Does the United States have influence with the Israelis on this question?
Influence is just that. It’s influence. The Israelis will, I expect, take American influence, interests and considerations into account. But the Israeli leadership, if they reach certain conclusions about what was essential for their country’s national interests, would weigh American considerations but not necessarily give the United States a veto over Israel’s actions. For Israel, this would be an extraordinarily difficult decision. On the other hand, the stakes are enormous. So we could wake up to a situation where the Israelis will have decided to act, and that’s one of the scenarios we in the United States have to be prepared for.
Would that draw the United States into a war with Iran?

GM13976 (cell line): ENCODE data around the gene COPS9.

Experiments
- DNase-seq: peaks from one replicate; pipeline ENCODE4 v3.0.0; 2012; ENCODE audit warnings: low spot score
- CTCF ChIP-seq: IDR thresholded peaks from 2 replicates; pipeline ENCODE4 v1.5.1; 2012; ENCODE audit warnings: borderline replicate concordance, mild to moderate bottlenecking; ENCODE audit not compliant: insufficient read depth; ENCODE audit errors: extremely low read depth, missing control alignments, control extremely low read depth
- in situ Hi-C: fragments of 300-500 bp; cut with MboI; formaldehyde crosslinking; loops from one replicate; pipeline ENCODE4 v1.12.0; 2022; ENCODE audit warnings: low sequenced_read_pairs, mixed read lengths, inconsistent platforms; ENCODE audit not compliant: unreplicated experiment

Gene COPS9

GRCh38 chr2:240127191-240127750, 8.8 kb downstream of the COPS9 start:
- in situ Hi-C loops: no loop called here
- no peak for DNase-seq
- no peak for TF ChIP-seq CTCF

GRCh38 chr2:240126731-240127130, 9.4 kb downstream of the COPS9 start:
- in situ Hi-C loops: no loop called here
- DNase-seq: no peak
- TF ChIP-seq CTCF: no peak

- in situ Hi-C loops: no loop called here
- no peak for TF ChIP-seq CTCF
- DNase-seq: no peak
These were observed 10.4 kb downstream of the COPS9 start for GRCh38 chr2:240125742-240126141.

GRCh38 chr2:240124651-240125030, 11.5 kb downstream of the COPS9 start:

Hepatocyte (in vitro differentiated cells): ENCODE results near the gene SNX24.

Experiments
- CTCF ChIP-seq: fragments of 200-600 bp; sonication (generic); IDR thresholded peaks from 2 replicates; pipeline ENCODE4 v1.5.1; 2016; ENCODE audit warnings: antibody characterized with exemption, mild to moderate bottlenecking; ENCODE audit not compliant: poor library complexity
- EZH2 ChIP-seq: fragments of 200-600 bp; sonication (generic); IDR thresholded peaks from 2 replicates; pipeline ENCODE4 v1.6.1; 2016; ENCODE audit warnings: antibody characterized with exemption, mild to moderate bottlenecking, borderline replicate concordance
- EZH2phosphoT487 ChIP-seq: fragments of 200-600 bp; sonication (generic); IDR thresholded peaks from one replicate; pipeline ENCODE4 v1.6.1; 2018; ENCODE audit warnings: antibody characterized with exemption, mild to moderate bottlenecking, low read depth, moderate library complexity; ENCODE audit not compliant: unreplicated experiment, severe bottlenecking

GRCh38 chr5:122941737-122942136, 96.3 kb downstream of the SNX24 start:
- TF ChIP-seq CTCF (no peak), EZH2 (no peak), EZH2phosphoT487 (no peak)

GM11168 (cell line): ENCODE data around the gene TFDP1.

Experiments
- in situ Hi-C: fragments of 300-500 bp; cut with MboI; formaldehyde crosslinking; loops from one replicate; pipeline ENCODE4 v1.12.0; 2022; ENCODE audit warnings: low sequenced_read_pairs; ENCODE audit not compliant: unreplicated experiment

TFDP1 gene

There’s always that possibility that once you light a fuse, you do not know how things will unfold. History is replete with lessons that it’s easier to start wars than it is to stop them. But if Israel were to act, the United States and others would still have tools to try to manage the crisis moving forward. You can think of deterrence in the sense of trying to prevent the conflict; you can also think of deterrence within conflicts. So if Israel were to ever attack, the United States would need to think about how it would try to manage events from that point on. There is a range of potential Iranian responses. What the United States says, what the United States does at that point could conceivably influence or affect Iranian responses. This has the potential to get incredibly complicated, incredibly messy, but again, you have to weigh it against the cost of not acting. We’ve reached a point where neither option--either acquiescing to an Iranian nuclear weapons capability or launching a military strike--is very good. This is what pushes me in the direction of seeing whether some combination of enhanced sanctions coupled with a diplomatic initiative can work.